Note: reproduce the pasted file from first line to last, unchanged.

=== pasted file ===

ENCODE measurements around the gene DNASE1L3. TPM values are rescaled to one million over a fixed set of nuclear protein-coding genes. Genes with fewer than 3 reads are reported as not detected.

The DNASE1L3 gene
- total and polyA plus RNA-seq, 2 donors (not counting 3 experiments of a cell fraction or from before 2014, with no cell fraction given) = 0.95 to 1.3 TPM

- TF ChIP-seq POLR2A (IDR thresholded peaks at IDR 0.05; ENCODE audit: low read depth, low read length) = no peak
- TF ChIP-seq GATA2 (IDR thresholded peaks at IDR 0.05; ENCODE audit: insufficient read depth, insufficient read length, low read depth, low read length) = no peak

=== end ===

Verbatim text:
ENCODE measurements around the gene DNASE1L3. TPM values are rescaled to one million over a fixed set of nuclear protein-coding genes. Genes with fewer than 3 reads are reported as not detected.

The DNASE1L3 gene
- total and polyA plus RNA-seq, 2 donors (not counting 3 experiments of a cell fraction or from before 2014, with no cell fraction given) = 0.95 to 1.3 TPM

- TF ChIP-seq POLR2A (IDR thresholded peaks at IDR 0.05; ENCODE audit: low read depth, low read length) = no peak
- TF ChIP-seq GATA2 (IDR thresholded peaks at IDR 0.05; ENCODE audit: insufficient read depth, insufficient read length, low read depth, low read length) = no peak